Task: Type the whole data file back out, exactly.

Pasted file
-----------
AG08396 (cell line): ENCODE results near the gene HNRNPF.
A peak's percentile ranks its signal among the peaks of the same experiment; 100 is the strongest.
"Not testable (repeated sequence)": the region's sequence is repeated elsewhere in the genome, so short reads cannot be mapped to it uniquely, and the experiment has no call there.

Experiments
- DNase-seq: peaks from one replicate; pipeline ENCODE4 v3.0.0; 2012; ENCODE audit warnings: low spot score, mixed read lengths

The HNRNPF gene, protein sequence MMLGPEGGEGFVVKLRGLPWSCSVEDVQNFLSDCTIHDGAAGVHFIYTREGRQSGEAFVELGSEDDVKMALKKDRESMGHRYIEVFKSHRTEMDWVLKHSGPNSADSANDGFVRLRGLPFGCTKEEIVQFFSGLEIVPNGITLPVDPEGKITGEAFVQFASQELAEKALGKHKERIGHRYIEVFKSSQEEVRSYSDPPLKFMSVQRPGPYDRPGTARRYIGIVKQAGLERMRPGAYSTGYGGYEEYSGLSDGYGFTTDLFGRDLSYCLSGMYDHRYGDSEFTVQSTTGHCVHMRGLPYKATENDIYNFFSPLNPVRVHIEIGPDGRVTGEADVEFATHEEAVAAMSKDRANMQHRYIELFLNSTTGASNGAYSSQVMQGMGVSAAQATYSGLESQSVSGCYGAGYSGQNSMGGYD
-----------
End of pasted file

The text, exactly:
AG08396 (cell line): ENCODE results near the gene HNRNPF.
A peak's percentile ranks its signal among the peaks of the same experiment; 100 is the strongest.
"Not testable (repeated sequence)": the region's sequence is repeated elsewhere in the genome, so short reads cannot be mapped to it uniquely, and the experiment has no call there.

Experiments
- DNase-seq: peaks from one replicate; pipeline ENCODE4 v3.0.0; 2012; ENCODE audit warnings: low spot score, mixed read lengths

The HNRNPF gene, protein sequence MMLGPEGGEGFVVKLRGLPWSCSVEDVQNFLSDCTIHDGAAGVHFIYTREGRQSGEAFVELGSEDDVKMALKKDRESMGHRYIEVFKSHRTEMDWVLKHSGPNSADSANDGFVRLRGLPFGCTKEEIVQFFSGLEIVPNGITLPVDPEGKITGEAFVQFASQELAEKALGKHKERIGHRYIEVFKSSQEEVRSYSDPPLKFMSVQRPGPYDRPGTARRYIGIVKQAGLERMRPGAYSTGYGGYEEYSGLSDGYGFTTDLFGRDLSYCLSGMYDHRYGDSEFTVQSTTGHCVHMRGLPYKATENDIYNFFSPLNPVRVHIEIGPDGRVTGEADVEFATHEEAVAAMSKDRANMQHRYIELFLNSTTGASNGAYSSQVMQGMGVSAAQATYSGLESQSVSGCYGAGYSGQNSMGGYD